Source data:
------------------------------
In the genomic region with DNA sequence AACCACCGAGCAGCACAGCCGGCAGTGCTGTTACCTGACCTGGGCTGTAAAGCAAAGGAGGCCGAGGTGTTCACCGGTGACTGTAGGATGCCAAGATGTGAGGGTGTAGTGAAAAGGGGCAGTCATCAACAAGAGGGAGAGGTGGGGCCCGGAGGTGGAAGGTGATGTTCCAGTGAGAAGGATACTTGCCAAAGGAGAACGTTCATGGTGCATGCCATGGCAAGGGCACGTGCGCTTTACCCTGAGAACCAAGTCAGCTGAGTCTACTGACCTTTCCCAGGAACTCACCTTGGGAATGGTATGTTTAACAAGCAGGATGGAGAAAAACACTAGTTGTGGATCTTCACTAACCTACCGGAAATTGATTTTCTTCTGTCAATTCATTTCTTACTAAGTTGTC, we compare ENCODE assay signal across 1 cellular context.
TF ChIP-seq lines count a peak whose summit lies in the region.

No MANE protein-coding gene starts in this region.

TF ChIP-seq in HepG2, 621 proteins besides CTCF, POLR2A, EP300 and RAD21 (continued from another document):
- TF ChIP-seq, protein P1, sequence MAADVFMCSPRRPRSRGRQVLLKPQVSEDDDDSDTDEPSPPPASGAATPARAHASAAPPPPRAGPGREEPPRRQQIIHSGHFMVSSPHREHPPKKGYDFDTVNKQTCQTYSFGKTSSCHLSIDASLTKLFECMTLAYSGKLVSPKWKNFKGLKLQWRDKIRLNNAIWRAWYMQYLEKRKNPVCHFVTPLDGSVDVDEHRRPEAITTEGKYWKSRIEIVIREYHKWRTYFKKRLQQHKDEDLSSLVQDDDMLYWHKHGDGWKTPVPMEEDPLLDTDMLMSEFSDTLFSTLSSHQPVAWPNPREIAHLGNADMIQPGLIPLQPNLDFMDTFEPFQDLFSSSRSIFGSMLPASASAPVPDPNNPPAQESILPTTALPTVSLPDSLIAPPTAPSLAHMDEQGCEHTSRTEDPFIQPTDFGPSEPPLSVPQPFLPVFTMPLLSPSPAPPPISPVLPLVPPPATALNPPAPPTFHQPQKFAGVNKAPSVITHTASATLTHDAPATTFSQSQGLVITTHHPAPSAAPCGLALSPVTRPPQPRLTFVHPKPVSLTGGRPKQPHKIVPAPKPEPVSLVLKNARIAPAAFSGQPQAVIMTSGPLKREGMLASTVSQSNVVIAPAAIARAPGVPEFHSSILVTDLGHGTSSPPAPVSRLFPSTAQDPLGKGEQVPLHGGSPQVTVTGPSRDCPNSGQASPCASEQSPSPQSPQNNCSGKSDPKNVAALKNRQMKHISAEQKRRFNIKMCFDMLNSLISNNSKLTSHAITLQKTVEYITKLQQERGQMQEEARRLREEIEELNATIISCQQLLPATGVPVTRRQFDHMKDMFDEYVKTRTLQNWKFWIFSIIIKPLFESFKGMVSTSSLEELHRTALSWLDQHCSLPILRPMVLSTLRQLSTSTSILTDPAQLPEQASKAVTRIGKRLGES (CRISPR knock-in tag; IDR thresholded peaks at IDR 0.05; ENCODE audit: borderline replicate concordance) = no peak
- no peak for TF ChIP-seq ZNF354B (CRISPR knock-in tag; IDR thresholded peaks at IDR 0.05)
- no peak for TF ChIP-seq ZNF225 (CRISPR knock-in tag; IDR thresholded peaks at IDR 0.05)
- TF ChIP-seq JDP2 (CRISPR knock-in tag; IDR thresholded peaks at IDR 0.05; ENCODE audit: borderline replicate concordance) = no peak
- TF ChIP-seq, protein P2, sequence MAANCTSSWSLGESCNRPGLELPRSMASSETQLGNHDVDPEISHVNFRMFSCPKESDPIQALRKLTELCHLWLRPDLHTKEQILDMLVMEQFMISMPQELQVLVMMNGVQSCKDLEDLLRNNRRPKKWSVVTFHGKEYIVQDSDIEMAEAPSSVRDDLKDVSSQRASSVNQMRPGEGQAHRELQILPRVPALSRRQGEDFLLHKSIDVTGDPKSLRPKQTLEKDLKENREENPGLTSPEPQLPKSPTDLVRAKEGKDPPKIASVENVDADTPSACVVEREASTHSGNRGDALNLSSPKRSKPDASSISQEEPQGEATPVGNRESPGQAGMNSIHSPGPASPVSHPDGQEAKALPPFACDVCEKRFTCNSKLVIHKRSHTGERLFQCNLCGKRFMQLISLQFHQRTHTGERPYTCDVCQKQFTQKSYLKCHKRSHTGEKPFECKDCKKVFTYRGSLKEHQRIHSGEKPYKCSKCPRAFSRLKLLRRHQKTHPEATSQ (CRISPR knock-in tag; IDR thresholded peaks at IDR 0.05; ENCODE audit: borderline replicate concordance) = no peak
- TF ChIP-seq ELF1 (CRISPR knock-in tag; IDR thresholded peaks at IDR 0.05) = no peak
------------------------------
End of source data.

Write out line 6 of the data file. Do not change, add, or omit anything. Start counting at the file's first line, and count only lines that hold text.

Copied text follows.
- no peak for TF ChIP-seq ZNF354B (CRISPR knock-in tag; IDR thresholded peaks at IDR 0.05)